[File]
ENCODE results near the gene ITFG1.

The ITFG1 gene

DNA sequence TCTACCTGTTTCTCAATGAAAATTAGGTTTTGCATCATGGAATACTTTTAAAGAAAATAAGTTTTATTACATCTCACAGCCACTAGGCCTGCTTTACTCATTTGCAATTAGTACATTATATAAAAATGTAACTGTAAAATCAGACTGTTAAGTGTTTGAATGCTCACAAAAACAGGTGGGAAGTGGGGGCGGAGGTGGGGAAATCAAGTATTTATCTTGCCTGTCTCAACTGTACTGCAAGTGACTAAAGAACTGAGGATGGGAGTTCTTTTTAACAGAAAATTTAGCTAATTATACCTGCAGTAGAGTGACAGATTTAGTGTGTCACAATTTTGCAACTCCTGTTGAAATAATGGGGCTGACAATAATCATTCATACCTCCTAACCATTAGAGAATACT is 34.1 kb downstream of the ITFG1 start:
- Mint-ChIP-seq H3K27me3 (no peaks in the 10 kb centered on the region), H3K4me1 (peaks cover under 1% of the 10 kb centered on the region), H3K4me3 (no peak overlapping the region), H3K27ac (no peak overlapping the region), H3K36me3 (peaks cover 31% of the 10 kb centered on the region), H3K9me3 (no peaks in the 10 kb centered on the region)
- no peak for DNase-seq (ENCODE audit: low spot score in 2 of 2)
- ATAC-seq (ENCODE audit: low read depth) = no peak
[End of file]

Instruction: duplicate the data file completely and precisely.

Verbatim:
ENCODE results near the gene ITFG1.

The ITFG1 gene

DNA sequence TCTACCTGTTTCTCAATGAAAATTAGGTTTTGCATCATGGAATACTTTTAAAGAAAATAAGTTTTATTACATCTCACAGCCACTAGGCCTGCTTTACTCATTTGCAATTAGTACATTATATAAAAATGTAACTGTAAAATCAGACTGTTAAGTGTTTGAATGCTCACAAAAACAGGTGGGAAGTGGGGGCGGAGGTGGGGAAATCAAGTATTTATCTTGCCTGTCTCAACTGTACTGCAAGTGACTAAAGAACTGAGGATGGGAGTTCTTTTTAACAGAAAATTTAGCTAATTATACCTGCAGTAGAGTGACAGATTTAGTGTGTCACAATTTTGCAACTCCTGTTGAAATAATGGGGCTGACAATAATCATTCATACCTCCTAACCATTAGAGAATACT is 34.1 kb downstream of the ITFG1 start:
- Mint-ChIP-seq H3K27me3 (no peaks in the 10 kb centered on the region), H3K4me1 (peaks cover under 1% of the 10 kb centered on the region), H3K4me3 (no peak overlapping the region), H3K27ac (no peak overlapping the region), H3K36me3 (peaks cover 31% of the 10 kb centered on the region), H3K9me3 (no peaks in the 10 kb centered on the region)
- no peak for DNase-seq (ENCODE audit: low spot score in 2 of 2)
- ATAC-seq (ENCODE audit: low read depth) = no peak